In this first issue, Ralph Yarrow presents some theatre groups from South Africa which are not TO companies by name but who also engage in a Freirianic way of building functional political literacy among participants. Also he has written a short update on the Muktadhara festival 2016. Kelly Howe has written a summary of the events around Tamar Alon‘s brave struggle not to become a soldier in the Israeli army. Sanjoy Ganguly reflects how a spiritual activism with its sense of one-ness (as opposed to binaric capitalist thinking) can lead us to a nature-centric humanistic perception. He therefore invites us as the global TO community to be united under a common political struggle. Joschka Köck is posing some of his recent thoughts on the TO as a theatre movement and is trying to stimulate a discussion about whether we as TO practitioners care enough about aesthetic value (and in fact if TO is the only valid activist-political theatre form).
Lastly we want to welcome all your questions and opinions about JSIRRI and Jana Sanskriti as a whole. We are particularly interested in any proposals for collaboration, skills exchange, research projects etc.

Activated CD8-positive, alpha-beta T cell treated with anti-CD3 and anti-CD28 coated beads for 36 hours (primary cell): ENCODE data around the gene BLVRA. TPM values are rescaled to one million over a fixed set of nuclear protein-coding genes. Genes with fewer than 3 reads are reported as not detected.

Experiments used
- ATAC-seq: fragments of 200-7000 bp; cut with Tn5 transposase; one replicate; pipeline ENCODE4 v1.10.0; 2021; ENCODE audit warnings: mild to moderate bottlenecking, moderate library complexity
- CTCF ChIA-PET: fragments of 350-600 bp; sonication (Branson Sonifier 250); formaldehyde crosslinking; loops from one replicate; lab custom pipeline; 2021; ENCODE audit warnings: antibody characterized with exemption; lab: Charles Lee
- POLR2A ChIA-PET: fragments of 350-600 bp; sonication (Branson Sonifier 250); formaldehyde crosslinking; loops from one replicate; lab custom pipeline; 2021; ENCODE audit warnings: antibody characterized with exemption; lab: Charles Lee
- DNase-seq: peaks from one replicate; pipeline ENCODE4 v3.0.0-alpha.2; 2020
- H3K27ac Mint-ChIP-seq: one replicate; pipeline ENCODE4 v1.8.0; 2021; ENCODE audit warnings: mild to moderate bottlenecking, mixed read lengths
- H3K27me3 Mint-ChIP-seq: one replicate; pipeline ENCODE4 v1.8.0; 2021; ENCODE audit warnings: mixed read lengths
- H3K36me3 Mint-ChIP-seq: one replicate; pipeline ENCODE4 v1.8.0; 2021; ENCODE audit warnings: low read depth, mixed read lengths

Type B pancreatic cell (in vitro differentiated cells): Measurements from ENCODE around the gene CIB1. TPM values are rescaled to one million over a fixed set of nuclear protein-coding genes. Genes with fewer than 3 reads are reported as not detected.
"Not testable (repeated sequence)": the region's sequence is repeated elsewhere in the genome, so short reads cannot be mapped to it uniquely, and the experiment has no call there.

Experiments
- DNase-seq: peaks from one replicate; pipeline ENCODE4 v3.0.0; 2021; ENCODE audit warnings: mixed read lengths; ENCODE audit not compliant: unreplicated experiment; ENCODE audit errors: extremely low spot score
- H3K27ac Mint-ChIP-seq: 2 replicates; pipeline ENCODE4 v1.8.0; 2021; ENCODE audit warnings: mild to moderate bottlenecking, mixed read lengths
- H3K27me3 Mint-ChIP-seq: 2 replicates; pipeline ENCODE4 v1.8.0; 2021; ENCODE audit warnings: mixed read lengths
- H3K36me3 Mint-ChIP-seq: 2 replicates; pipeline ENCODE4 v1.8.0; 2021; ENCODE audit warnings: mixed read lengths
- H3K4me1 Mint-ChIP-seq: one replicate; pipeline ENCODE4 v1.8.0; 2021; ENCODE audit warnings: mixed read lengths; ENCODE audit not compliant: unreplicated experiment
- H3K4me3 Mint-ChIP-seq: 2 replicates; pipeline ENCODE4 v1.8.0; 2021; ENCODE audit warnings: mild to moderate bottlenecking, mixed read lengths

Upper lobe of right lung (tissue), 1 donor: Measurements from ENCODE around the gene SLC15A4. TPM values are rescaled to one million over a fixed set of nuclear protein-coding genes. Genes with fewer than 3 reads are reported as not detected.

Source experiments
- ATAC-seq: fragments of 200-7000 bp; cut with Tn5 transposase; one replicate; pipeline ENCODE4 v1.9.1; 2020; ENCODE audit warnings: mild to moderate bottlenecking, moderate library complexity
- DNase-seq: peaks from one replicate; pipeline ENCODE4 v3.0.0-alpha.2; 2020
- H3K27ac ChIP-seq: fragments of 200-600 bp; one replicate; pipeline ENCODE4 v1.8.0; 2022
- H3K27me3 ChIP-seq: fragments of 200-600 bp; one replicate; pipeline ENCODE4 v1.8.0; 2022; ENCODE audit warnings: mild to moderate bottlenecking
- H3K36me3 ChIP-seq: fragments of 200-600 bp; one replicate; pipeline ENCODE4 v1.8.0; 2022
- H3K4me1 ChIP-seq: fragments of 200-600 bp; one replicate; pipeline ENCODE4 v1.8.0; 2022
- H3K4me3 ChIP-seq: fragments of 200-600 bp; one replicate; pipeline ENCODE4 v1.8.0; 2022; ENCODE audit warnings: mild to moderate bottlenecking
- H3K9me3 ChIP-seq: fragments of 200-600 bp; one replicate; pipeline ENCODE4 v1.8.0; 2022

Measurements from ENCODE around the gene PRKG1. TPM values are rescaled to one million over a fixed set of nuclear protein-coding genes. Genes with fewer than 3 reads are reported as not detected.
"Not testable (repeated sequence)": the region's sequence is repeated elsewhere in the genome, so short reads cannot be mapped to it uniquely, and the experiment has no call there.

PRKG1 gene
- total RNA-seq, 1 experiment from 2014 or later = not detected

After seven years it was my honor and delight to return to Jana Sanskriti. This time, I came prepared to offer a workshop and I brought two of my American students.
The workshop was held in three languages – English, Hindi and Bengali. With the help of our willing participants communication was possible.
I had never offered this workshop before. I dreamed it and it felt like a good idea. BUILDING THE MASK OF YOUR OPPRESSOR.
Masks have been my specialty for over 30 years and I once worked for a mask maker who made face casts.I had also taken a workshop about your inner demons and this photo is the mask I made for that workshop.
In three days, we met and built the masks and on day four, the real work began. Pairs were encouraged to have a conversation with their masks on their phones in the selfie mode.
I think this exercise is a great building block to add to Boal’s Rainbow of Desire and Cop in the Head exercises.
I will be meeting with Katy Rubin in NYC next week to discuss possibilities for further development of this exercise.